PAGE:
Let's Make Robots!

A custom Pi shield or an Arduino?

As more and more people get a Pi they are asking how to interface it to their robot. I do not own a Pi but I looked at the GPIO pins available for interfacing. Apart from general digital I/O pins you have I2C, SPI and Serial interfacing available. I assume there is a library or something that allows these pins to be easily access from within the Linux operating system.

So the question becomes do you just use another MCU such as an Arduino to provide the necessary I/O functionality or do you use a custom shield?

Because the Pi has Serial, ISP and I2C available it is very easy to have it control an Arduino controller which then provides the ADC, PWM, Servo and digital pins. The disadvantage is the Arduino will probably cost as much as the Pi and wont stack neatly.

Some distributors such as Adafruit are already working on a number of interface boards (Pi plates) and accessories.

So I want to know, Should I be designing a robot sheild or are there enough options already?


Update:

At this point I will get a Pi and explore the issue further. I have lots of ideas but I need to see what will work.

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Gonna pickup my PI from the post office, first thing in the morning. It is going to be used in a homebuilt robot. I'll post something, when it happens...

The Mini Driver board like really nice and cheap for a simple first PIBot and I am probably buying it for that. I have stronger motor in mind, could I solder the MOSFETs off and solder the 4 MOSFET gate to more powerfull (offboard?) MOSFETs running of a seperate batteries? Soldering skills are rusty, but (was) rather good ;)

I think the above board is a nice starting point for a RasPiRoboPlate (RP)², but I would like a few more PWM and as above seperate voltage for the motor drivers and exchangeable MOSFETs for different voltages. And use I²C for comm, to save the rasPI serial for other stuff. Remove the voltage regulator, power swicth and usb (?) and used the $$$ and space to add 3v3<->5v conversion on the interface pins.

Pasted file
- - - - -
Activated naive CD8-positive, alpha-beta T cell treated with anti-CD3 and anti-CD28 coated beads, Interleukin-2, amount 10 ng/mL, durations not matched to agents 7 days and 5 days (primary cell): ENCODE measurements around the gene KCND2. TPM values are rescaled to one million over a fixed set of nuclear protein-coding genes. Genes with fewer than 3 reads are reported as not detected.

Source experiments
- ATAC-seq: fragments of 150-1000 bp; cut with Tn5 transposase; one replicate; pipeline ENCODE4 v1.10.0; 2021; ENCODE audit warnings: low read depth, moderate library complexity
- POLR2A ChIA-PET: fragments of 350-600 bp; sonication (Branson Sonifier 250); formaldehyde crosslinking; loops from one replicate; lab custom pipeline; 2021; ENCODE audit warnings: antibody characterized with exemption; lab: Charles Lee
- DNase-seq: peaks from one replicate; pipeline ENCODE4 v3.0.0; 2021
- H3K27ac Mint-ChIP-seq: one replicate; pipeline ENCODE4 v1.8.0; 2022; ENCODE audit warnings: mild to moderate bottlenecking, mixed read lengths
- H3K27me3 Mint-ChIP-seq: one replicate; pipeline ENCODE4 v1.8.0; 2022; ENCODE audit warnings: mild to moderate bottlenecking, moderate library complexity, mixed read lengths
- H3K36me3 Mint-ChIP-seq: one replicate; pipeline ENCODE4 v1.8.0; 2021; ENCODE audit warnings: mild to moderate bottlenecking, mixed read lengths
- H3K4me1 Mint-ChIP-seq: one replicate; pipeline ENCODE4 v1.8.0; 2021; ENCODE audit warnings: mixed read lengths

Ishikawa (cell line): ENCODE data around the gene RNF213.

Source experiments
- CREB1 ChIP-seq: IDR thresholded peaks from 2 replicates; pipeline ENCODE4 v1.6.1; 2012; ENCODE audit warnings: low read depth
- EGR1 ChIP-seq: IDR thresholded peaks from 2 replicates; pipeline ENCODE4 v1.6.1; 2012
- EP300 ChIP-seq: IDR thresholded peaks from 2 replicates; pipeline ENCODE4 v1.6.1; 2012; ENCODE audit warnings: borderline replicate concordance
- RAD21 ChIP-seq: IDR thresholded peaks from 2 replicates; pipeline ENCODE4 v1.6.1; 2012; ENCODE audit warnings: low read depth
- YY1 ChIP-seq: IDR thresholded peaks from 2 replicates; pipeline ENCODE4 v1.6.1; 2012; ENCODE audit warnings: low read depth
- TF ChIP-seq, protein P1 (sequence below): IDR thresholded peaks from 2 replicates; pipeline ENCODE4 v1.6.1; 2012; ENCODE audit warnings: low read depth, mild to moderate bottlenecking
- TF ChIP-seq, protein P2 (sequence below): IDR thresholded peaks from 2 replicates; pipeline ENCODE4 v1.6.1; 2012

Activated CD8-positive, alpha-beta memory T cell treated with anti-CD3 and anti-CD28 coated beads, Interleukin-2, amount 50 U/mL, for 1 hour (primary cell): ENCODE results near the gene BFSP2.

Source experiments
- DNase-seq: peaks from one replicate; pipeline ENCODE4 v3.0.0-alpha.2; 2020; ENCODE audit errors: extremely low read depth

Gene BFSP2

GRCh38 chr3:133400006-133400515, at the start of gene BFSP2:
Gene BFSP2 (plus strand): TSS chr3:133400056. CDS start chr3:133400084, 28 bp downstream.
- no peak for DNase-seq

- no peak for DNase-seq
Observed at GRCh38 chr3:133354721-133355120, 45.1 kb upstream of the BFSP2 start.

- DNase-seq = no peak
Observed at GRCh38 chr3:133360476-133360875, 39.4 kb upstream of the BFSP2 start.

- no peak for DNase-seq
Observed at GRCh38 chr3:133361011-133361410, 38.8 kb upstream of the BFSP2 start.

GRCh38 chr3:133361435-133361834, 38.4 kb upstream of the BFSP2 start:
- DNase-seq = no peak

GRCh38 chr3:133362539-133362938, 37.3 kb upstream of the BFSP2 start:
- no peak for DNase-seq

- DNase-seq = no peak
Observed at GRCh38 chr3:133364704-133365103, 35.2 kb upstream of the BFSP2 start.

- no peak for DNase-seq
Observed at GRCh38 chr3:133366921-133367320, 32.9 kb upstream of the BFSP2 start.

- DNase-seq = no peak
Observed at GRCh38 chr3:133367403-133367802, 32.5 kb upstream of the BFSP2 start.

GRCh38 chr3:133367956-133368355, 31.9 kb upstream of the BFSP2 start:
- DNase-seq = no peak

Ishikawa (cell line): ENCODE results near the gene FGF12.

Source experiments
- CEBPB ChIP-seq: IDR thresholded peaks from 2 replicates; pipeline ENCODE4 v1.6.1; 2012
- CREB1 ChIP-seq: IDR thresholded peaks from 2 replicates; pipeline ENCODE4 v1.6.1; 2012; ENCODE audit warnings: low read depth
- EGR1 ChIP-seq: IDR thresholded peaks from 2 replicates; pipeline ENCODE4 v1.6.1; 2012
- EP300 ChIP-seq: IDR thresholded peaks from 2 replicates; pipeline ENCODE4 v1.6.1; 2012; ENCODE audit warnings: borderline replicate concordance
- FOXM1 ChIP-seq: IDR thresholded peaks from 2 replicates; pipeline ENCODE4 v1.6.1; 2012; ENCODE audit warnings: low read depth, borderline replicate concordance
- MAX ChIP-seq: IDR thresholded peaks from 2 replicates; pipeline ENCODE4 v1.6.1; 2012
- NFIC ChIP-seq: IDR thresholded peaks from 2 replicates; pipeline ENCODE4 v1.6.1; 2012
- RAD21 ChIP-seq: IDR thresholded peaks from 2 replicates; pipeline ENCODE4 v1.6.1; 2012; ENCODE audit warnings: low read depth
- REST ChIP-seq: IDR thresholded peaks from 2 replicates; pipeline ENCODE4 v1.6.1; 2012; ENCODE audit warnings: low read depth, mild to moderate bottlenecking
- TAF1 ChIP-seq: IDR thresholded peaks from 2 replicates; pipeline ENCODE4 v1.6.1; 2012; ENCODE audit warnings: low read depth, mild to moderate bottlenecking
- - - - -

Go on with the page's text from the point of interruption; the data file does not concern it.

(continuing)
Im gonna play with the raw RasPi for awhile, before I decide on periphal :) The above, a 'Duino or a XMega128A1 (once they come with a bootloader) are the main contenders.

might be a good project to look at too. 

http://baldwisdom.com/introducing-raspbery-pi-a-la-mode/

 

They are taking lots of time in development (as they should, I guess) but have been very willing to share their notes with those asking nicely. 

I've needed the same type of functionality and had to make my own, but would have paid the money to anyone saving me four hours of time. 

Features in support of stacking shields, or all in one fix for general purpose robotics are what I'm targeting.

Below is a shield that I've been kludging together for a rover project, I'll be adding three pin headers for for servos/ESC's, and for analog IO as well. Nothing fancy, just room bor a bit of jumpering and everything on the 'duino broken out.

I thought about the same question today. Seems that OddBot can read my minds. The a la mode board seems to be best choice so far, but doesn't include a motor controller. It is connected via the serial port to the Raspberry. Cool, you can install the Arduino IDE on the RasPi and develop and upload the scripts direct to the 'a la mode'. Existing Arduino shield can be added, too.

The DoodleBot board is a great robot controller and has anything on board to control a robot. The only thing missing is a RTC for the RasPi. I would definitely buy an ATmega based Raspi Robot shield.

 

I think the main thing most of these expansions are missing is expandability. Personally I would like it to just stack straight onto the pi, in the event that it doesn't fit the case then I can use a ribbon cable to extend it. Might also be a reason to use I2C, stackable expansion boards.

The raspberri pi foundation have released their own expansion board already. Its a little heavyweight for some applications though. It seems to be able to do god damn everything. The onboard uC is preloaded with the arduino bootloader though.

http://www.raspberrypi.org/archives/1734 pi is on the right and dwarfed by the board.

Links to the user manuals are also contained there.

 

Another link:

http://www.raspberrypi.org/archives/1731

 

I think you might find some good info there that can carry across to your board. The only thing to be aware of is that the GPIO layout I think is slightly different on the revision 2 boards, not 100% certain on whether its just which ports are broken out from the CPU or whether its an actual rearrangement of the GPIO pin ordering though. I2C or serial are probably the best ways to integrate expansion boards.